Weatherman Des visits hospital heroes that saved his life | Emergency department news stories

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Weatherman Des visits hospital heroes that saved his life

Des Coleman

A TV weatherman who fought for his life at Queen’s Hospital Burton has returned to thank some of the heroes that helped save him.

Hospital staff worked round-the-clock to keep Des Coleman alive in November 2018 after he suffered a major bleed in his bowel that saw him lose around four litres of blood in just one night.

The ITV Central weatherman was then transferred to theatres, where, to his surprise, Consultant Surgeon Mr Najam Husain discovered the cause of the bleeding – a gastrointestinal stromal tumour in Des’ small bowel.

Mr Husain said: “We had no idea where the bleed was coming from as nothing had been picked up in the CT scan. As a surgeon, it’s a nightmare trying to find the source of bleeding in the small bowel but he had bled so much that I had to make a critical decision and chose to operate. Nothing had shown in the scans, so it was such a surprise to discover the tumour, which was causing the problems. It was a real emotional rollercoaster for him and his family, as he wouldn’t still be alive if we hadn’t managed to stop the bleeding. Because of his blood loss, a lot could’ve gone wrong but we’re all so happy and it fills me with a lot of joy to see him doing so well.”

Des was first taken to Queen’s Hospital Burton’s A&E with abdominal pain on 17 November but a major bleed the following day saw staff at the hospital’s Acute Assessment Centre (AAC) have to give him 13 blood transfusions in one night to keep him alive.

He said: “I’ve got to admit, it’s been a bit of a shock coming back and seeing everyone again. It’s really hard to describe the feeling I’ve got actually. I know just how ill I was and so I’ve got so much to be grateful for. I can’t give blood anymore because I’ve had an operation but I wouldn’t be here if it wasn’t for all of the people that give blood every day. I wouldn’t be alive if it wasn’t for the fantastic team at this hospital either, so I just want thank everyone so much for helping me.”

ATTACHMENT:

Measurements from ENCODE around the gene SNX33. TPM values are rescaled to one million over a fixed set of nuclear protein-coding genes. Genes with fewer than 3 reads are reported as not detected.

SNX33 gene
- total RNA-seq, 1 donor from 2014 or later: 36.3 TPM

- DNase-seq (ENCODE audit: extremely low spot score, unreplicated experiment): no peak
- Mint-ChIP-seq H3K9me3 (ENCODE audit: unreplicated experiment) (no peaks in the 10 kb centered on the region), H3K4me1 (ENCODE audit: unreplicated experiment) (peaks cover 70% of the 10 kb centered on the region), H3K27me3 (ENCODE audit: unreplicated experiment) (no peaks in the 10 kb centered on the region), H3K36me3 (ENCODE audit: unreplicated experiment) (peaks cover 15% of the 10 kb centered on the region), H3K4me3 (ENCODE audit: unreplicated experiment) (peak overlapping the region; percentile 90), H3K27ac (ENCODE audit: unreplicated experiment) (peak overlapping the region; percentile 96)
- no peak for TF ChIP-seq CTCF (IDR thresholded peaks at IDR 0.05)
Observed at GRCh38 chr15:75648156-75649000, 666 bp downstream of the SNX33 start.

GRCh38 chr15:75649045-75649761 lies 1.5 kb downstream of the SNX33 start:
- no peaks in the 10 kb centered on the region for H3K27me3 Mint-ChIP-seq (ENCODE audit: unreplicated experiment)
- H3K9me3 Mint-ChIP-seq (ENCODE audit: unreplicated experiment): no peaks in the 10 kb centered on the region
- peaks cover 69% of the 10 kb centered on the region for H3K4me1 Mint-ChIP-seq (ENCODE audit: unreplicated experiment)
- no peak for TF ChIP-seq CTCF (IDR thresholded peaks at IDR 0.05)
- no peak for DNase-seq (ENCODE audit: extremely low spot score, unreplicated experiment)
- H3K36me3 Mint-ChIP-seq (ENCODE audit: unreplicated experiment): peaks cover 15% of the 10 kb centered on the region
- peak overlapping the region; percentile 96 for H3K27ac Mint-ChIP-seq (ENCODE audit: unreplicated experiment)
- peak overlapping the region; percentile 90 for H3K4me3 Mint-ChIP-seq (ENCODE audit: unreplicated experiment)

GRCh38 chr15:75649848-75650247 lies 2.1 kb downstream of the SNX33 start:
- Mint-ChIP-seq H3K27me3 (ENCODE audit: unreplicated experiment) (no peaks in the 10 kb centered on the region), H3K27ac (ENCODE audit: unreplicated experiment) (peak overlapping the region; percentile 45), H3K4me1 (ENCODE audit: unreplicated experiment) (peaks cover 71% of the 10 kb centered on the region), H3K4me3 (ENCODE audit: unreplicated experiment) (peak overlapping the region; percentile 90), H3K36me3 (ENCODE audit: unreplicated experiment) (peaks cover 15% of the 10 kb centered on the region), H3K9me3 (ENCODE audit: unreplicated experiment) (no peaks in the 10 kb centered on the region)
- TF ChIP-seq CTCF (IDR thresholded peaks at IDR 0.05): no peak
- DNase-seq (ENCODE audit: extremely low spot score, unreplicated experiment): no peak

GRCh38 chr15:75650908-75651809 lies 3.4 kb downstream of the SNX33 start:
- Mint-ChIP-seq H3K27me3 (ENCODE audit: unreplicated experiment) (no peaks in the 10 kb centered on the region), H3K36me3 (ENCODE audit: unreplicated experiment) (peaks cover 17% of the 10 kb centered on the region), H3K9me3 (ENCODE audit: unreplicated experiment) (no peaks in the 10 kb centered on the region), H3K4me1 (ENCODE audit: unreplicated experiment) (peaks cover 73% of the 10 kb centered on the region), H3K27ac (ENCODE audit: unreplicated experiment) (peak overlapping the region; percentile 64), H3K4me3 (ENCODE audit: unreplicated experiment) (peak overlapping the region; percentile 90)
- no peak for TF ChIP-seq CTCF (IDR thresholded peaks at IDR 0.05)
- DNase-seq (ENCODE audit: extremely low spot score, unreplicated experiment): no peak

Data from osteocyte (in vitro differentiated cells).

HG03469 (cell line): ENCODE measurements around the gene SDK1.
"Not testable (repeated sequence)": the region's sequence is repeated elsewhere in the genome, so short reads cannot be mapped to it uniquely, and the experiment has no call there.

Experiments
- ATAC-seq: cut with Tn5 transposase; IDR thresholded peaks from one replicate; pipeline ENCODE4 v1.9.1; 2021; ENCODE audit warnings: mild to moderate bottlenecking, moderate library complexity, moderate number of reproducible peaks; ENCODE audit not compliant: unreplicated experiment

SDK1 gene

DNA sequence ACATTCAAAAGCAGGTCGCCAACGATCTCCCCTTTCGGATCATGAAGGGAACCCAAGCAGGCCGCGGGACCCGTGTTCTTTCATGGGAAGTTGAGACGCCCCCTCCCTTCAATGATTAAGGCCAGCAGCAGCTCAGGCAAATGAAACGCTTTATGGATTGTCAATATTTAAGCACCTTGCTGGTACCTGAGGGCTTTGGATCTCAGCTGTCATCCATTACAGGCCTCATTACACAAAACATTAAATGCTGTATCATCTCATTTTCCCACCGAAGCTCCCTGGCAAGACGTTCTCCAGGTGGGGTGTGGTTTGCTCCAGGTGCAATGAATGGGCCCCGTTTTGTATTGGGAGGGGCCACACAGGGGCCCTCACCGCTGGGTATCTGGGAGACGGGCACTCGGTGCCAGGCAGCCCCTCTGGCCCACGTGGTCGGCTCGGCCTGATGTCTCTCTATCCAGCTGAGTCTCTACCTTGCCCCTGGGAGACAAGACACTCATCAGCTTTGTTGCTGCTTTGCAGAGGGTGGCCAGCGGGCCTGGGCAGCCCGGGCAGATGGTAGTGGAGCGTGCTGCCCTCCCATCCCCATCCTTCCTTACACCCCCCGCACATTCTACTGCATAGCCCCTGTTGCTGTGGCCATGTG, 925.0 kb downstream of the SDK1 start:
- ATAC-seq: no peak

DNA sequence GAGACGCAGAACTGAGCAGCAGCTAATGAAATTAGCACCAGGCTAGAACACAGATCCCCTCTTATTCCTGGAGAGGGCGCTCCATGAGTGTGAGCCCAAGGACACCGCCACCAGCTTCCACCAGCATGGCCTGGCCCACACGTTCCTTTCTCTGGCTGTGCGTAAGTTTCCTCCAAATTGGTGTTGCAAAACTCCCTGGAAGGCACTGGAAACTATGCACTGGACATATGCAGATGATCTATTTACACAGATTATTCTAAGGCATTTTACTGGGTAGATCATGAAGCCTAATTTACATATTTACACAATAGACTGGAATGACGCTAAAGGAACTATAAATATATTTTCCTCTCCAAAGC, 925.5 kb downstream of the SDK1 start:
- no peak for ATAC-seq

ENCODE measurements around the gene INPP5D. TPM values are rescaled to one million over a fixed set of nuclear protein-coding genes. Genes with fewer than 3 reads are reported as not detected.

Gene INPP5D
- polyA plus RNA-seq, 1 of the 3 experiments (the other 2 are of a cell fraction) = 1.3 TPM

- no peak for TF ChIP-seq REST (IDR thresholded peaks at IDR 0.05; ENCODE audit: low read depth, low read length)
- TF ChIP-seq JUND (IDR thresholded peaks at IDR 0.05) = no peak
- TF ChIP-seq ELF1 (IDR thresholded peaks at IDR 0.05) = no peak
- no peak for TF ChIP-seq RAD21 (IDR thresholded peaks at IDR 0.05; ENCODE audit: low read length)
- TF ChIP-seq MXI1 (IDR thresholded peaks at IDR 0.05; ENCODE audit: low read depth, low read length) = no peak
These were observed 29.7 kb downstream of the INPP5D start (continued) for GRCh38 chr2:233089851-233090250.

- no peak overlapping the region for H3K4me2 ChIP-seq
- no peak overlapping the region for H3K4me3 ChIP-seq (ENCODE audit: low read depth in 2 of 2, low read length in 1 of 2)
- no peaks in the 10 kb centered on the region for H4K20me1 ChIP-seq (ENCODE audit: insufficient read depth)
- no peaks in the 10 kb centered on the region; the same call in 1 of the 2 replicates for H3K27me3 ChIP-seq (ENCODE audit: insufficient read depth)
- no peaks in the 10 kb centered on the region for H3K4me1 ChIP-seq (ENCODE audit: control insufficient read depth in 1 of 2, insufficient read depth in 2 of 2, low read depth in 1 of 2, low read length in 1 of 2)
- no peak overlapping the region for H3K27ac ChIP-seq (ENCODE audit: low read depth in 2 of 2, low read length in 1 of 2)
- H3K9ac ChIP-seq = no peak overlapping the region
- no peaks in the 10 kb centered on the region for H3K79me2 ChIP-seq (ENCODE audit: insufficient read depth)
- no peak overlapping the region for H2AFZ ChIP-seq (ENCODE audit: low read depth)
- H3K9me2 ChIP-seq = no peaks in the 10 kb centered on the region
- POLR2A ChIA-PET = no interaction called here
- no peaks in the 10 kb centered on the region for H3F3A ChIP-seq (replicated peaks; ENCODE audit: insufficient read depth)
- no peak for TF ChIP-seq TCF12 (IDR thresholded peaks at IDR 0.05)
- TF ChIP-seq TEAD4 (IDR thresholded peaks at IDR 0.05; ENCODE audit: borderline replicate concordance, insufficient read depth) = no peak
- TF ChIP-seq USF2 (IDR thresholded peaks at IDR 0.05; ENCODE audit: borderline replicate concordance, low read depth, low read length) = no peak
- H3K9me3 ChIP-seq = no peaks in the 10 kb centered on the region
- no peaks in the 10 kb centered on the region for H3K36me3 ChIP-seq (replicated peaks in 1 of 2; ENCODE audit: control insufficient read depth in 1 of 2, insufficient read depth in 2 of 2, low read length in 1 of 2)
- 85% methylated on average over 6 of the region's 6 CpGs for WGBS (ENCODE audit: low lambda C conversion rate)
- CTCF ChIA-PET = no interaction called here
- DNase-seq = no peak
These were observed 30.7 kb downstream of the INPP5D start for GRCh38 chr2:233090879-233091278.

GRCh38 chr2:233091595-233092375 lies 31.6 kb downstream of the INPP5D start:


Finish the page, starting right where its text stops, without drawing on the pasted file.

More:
Des lost around four litres of blood throughout the night on 18 November, with AAC Sister Stacey Kennerley staying by his side throughout to ensure he was okay.

She said: “It was one of the most challenging nights of my career but it makes it all worthwhile to see him better. We couldn’t work out where he was bleeding from and couldn’t stop it. We really were worried that he wasn’t going to survive the night but are all so happy that he’s okay. In this unit, we don’t get to see the end of a patient’s journey, only the start, so it really is overwhelming to see him.”

Following his surgery, Des spent the next two weeks recovering in the Intensive Care Unit (ICU), the High Dependency Unit (HDU) and on Ward 15, before then being discharged home on 2 December.

HDU Sister Natalie Sharratt said: “It’s really nice to see Des looking so well and for him to have taken the time to come back and help showcase the NHS in a positive light. This was a fantastic example of the NHS working like it should, with so many staff from different departments playing a key role in helping him get better. I’m extremely proud to have played some part in that and to be able to work alongside all of these amazing people.”